As is well known, Adolf Hitler broke the non-aggression pact known as the Molotov-Ribbentrop Pact, which was secretly signed between Nazi Germany and the Soviet Union weeks before the war began in August 1939.
The German invasion less than two years later took the Soviets by surprise, and their troops were initially overwhelmed and suffered heavy losses before consolidating to block the German offensive.
The killing fields of World War II in Eastern Europe
Operation Barbarossa opened the Eastern Front in Europe, the largest of the entire war, which saw some of its most violent battles and atrocities until the surrender of Nazi Germany in May 1945.
An estimated 30 million people were killed on the Eastern Front – far more than in any other theater of war during World War II.
Russian President Vladimir Putin attends a wreath-laying ceremony during an event commemorating the 75th
RUSSIA CELEBRATES 75TH ANNIVERSARY OF STALINGRAD
Russia celebrated the 75th anniversary of the defense of Stalingrad on Friday with somber monuments and patriotic military parades. Russian President Vladimir Putin was an unmistakable presence all day, laying wreaths, speaking to veterans and attending military parades. He can be seen here in front of the 85-meter-high statue The Motherland Calls in what is now Volgograd.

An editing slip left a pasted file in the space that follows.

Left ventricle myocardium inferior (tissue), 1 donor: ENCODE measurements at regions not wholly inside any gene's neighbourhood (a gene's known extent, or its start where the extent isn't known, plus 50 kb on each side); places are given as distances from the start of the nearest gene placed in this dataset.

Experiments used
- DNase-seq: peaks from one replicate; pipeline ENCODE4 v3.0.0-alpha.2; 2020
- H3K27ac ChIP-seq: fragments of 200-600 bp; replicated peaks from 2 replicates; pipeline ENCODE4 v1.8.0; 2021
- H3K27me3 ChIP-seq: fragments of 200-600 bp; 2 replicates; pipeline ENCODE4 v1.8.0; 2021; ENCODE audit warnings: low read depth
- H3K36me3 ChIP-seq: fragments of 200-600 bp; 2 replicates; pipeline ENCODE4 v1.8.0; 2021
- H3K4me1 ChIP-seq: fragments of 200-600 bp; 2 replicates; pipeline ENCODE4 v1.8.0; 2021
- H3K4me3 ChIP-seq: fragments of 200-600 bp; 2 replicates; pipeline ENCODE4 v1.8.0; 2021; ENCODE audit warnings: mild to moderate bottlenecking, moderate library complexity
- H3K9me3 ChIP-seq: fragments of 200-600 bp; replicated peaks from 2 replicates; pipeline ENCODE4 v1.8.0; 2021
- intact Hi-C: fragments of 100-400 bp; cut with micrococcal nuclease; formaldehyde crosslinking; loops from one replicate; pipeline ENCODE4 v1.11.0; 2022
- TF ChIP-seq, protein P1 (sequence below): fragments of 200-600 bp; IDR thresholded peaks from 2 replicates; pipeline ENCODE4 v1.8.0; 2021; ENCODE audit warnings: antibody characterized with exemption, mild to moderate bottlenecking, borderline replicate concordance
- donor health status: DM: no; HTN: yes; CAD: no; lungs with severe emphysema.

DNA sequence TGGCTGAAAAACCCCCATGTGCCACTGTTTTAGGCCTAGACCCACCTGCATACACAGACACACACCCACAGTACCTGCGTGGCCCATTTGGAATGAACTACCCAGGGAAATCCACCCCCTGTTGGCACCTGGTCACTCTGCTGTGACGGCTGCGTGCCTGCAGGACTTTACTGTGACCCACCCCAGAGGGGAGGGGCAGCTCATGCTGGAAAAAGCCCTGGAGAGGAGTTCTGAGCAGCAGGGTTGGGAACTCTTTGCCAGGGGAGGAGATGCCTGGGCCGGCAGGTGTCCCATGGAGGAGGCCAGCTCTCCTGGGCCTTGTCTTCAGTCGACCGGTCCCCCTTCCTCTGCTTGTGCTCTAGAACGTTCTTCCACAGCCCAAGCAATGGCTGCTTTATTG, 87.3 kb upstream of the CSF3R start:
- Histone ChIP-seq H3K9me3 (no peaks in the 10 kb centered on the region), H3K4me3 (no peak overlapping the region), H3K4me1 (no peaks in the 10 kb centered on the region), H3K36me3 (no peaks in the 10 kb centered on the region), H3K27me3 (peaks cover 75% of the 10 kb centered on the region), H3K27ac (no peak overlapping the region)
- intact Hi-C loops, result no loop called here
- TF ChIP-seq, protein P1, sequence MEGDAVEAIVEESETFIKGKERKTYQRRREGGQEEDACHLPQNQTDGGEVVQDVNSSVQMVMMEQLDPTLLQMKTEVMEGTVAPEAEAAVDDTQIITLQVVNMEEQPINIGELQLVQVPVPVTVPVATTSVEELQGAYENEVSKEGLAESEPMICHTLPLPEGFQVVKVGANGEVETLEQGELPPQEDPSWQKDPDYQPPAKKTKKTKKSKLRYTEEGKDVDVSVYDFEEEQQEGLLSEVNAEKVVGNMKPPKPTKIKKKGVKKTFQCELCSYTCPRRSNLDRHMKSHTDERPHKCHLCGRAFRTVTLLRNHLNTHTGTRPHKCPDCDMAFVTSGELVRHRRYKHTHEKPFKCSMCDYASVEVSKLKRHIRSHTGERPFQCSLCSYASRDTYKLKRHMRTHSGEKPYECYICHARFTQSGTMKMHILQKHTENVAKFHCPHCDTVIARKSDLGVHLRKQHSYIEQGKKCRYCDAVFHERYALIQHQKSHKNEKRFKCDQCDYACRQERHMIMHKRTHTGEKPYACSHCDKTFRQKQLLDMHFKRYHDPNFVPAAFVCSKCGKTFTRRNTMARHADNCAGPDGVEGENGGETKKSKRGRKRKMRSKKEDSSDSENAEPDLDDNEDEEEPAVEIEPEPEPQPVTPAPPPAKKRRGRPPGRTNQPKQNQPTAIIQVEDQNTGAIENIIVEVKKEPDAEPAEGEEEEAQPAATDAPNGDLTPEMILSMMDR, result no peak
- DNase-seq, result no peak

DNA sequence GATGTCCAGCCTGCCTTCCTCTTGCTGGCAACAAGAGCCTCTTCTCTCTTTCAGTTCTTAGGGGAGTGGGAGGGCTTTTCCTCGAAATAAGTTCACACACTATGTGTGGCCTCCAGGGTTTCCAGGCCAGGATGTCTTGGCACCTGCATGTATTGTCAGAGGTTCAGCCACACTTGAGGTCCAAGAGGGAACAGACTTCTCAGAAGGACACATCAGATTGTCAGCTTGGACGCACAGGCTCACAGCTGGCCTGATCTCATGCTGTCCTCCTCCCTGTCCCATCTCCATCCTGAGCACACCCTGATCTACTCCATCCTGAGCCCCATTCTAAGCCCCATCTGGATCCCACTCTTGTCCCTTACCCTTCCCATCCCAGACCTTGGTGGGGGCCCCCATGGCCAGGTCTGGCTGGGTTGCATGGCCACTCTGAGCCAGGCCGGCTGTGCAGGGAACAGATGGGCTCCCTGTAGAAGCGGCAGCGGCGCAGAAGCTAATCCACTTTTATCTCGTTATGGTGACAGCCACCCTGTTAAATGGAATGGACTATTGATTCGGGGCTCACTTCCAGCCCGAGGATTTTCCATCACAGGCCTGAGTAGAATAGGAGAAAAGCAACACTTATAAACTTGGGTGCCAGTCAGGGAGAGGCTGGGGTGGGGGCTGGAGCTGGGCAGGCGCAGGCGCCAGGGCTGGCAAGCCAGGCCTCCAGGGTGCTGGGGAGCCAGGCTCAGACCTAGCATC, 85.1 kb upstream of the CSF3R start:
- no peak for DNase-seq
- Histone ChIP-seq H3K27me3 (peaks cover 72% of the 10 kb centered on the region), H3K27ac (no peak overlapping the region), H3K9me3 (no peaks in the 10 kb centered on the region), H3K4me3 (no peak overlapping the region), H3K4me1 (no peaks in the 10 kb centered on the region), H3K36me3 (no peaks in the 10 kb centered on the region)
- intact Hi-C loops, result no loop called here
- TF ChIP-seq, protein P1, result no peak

Soviet civilians in Nazi-occupied areas of Eastern Europe were subjected to brutal and arbitrary killings. Nazi racial ideology targeted both Jews and Slavs, millions of whom were executed or sent to concentration camps.
“From day one, the German campaign was driven by hatred, anti-Semitism and anti-Bolshevism, by racist madness against the Slavic and Asian peoples of the Soviet Union,” said Steinmeier.
“Those who waged this war killed in every possible way, with unprecedented brutality and cruelty,” he added. “It was German barbarism, it cost millions of lives and devastated the continent.”
Learn from history
This week’s commemorative event aims to draw attention to the suffering of the Soviet Union, which claimed the most casualties in World War II at 27 million, including 14 million civilians.
“Only those who learn to read the traces of the past in the present can contribute to a future that avoids war,” said Steinmeier.